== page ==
Audio Translation Guidelines from STAR Translation
Choosing the Script’s Tone (and the actor)
One of the first decisions in audio translation is to decide how the voice translation tone should be.
Should it upbeat and youthful, professional and accurate, even paced or high energy? Our recommended mode for most translations is to use a professional newscaster-style, which conveys solid and accurate information of your products.
The second decision is whether to use male or female voices. This is ultimately the customer’s decision. Where possible, we choose female voices for product marketing material. You should also choose your actor carefully as you may need to update scripts in the future — you need to ensure their availability when required — voice talent is always booked in advance.
For technical marketing, there are a number of ways to pronounce your products terminology.
Actors will by default for IT products use a US-style pronunciation for IT terminology such as iPod, Internet, NAS, DHCP etc, as this is the way words are commonly pronounced around the world.
Occasionally some clients will have specific pronunciation-style requests for new technology or key product names. We will always strive to determine if such requirements are required in advance.
Developing your script – Timing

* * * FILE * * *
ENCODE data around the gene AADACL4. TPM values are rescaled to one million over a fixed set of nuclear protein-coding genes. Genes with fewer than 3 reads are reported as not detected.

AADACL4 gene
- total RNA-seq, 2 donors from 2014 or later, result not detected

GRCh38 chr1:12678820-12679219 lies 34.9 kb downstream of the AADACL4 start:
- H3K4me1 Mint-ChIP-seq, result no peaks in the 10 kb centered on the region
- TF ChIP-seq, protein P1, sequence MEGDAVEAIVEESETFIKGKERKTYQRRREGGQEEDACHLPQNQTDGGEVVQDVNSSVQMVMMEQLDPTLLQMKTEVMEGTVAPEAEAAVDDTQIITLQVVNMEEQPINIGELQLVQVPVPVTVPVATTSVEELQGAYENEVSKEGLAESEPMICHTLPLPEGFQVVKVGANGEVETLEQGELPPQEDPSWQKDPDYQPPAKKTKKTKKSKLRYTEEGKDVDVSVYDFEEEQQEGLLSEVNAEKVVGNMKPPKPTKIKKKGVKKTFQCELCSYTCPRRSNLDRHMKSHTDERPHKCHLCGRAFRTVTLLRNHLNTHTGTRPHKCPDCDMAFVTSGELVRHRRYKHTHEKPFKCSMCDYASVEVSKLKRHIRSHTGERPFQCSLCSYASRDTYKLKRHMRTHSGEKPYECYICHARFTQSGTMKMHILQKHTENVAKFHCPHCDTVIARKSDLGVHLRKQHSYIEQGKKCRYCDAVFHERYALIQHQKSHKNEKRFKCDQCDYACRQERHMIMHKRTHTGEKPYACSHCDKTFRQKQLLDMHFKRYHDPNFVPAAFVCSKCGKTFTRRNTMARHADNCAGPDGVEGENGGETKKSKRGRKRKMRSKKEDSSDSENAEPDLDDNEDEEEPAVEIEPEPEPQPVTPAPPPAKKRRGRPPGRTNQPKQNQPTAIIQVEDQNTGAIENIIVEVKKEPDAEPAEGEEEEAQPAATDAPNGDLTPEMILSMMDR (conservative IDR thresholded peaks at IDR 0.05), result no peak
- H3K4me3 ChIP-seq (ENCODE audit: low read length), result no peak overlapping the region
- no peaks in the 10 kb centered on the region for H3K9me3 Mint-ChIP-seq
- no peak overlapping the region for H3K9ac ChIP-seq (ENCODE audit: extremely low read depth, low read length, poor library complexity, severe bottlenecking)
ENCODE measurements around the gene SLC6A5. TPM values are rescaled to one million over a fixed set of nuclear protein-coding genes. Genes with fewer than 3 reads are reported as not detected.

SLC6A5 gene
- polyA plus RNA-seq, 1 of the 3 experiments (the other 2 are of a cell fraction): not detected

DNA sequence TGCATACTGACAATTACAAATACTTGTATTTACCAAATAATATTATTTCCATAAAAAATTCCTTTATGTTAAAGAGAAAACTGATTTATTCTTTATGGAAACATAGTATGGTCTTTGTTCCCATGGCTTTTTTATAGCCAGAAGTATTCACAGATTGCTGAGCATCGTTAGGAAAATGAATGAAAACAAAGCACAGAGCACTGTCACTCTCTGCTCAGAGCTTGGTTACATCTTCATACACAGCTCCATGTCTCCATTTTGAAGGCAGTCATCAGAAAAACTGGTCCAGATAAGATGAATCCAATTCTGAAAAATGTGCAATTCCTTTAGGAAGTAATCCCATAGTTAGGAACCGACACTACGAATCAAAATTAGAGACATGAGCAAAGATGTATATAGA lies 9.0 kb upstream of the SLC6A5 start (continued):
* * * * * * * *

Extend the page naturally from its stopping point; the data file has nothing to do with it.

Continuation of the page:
When you record your original English voice script you should remember the following points for translation.
- Translation typically will be longer, sometimes up to 30%. Therefore you should leave additional time spacing in your audio or video links to incorporate this potential change.
Translation language order can also change. For some languages the order of words in sentences can change. So for example if you have the text “to see a demo, click here”, you cannot rely on the timing of the term “click here” in your video.
Default rule: record segments of your script and leave appropriate extra silences for the translators.
Audio and Video Timing Adjustments – Tracking
When syncing a video clip to an audio clip, we recommend you record as above segments of text rather than have one single continuous recording.
The English version is actually broken into a string of key audio segments marked with silence markers. These silences can then be expanded by the translation team to ensure the translation matches your video.
If you have four sequence shots in your video, it would be best to have four audio segments joined as a single audio file. This ensures the translation process is smoother and delivers higher quality results.
Working with Source Files – Timing
For all audio translations we only work with source files from you. This ensures that our timing sequences match yours exactly. Playing files from CDs or streaming video can impact the timing based on CD speed or the speed of a weblink.
The Audio Translation Process
The process we utilize for translation of audio is as follows.
- First we obtain a written copy of your script.
- The script is then translated into the target language.
- Any terminology issues or questions are identified at this stage. We also review the text with respect to general timing and length of text. If the text is too long, we will adjust the translation accordingly with advice from the you.
- We select the voice artist for your audio translation.
- We review the video or audio for key timing points and translation suitability.
- We translate/record each of your files in segments matching timing and tracking information as appropriate.
- When completed, we check the audio track against your original for timing and translation quality before finally delivering the completed translation back to you.
The STAR Team